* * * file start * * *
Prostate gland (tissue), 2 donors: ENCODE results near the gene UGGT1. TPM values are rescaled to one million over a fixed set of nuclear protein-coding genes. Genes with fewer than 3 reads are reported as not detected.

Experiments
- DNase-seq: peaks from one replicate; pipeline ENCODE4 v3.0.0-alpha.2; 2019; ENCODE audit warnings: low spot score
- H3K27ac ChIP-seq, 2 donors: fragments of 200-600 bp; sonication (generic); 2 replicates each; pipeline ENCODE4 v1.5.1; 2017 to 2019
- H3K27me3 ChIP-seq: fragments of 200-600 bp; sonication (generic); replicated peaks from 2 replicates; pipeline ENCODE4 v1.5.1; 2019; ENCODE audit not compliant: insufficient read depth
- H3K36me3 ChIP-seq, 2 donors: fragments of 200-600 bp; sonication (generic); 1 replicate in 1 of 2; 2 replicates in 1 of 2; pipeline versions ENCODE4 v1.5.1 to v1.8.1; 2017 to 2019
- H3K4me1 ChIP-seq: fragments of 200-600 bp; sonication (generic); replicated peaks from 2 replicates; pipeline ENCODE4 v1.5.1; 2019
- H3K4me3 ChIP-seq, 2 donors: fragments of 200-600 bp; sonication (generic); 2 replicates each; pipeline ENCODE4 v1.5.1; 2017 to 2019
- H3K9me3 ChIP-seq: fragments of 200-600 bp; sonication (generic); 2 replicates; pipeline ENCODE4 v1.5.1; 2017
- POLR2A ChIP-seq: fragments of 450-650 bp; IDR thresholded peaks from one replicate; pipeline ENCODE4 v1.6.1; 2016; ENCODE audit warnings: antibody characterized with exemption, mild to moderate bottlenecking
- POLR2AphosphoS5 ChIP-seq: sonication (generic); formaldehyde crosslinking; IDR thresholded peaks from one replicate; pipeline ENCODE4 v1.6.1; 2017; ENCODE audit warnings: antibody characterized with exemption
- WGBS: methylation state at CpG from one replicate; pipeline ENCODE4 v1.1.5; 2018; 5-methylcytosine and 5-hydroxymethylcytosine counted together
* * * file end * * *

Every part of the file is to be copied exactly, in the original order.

Prostate gland (tissue), 2 donors: ENCODE results near the gene UGGT1. TPM values are rescaled to one million over a fixed set of nuclear protein-coding genes. Genes with fewer than 3 reads are reported as not detected.

Experiments
- DNase-seq: peaks from one replicate; pipeline ENCODE4 v3.0.0-alpha.2; 2019; ENCODE audit warnings: low spot score
- H3K27ac ChIP-seq, 2 donors: fragments of 200-600 bp; sonication (generic); 2 replicates each; pipeline ENCODE4 v1.5.1; 2017 to 2019
- H3K27me3 ChIP-seq: fragments of 200-600 bp; sonication (generic); replicated peaks from 2 replicates; pipeline ENCODE4 v1.5.1; 2019; ENCODE audit not compliant: insufficient read depth
- H3K36me3 ChIP-seq, 2 donors: fragments of 200-600 bp; sonication (generic); 1 replicate in 1 of 2; 2 replicates in 1 of 2; pipeline versions ENCODE4 v1.5.1 to v1.8.1; 2017 to 2019
- H3K4me1 ChIP-seq: fragments of 200-600 bp; sonication (generic); replicated peaks from 2 replicates; pipeline ENCODE4 v1.5.1; 2019
- H3K4me3 ChIP-seq, 2 donors: fragments of 200-600 bp; sonication (generic); 2 replicates each; pipeline ENCODE4 v1.5.1; 2017 to 2019
- H3K9me3 ChIP-seq: fragments of 200-600 bp; sonication (generic); 2 replicates; pipeline ENCODE4 v1.5.1; 2017
- POLR2A ChIP-seq: fragments of 450-650 bp; IDR thresholded peaks from one replicate; pipeline ENCODE4 v1.6.1; 2016; ENCODE audit warnings: antibody characterized with exemption, mild to moderate bottlenecking
- POLR2AphosphoS5 ChIP-seq: sonication (generic); formaldehyde crosslinking; IDR thresholded peaks from one replicate; pipeline ENCODE4 v1.6.1; 2017; ENCODE audit warnings: antibody characterized with exemption
- WGBS: methylation state at CpG from one replicate; pipeline ENCODE4 v1.1.5; 2018; 5-methylcytosine and 5-hydroxymethylcytosine counted together